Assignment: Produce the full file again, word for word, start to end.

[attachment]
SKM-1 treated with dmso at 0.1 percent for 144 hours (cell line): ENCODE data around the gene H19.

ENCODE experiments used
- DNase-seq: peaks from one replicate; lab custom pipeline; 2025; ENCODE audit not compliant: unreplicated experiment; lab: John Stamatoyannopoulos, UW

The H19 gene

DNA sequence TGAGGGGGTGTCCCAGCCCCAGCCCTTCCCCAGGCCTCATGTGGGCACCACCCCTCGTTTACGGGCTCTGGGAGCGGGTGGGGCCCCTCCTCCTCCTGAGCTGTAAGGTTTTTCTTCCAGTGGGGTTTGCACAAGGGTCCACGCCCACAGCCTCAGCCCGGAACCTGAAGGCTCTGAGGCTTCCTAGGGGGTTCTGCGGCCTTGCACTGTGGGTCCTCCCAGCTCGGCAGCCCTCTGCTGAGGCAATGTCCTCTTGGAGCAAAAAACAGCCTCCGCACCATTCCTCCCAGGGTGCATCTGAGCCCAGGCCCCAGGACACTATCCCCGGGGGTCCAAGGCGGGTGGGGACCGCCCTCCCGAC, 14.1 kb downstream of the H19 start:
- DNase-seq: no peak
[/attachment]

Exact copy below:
SKM-1 treated with dmso at 0.1 percent for 144 hours (cell line): ENCODE data around the gene H19.

ENCODE experiments used
- DNase-seq: peaks from one replicate; lab custom pipeline; 2025; ENCODE audit not compliant: unreplicated experiment; lab: John Stamatoyannopoulos, UW

The H19 gene

DNA sequence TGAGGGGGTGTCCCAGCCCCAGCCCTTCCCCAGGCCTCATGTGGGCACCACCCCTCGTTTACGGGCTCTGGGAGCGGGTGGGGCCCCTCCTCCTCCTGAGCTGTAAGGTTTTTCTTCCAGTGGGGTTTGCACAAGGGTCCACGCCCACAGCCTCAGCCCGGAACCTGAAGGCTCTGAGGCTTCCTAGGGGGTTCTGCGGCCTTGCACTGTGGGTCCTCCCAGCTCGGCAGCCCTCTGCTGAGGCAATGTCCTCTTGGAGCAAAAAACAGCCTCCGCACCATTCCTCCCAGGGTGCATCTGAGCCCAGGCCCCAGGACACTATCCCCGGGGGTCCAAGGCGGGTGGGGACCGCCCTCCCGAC, 14.1 kb downstream of the H19 start:
- DNase-seq: no peak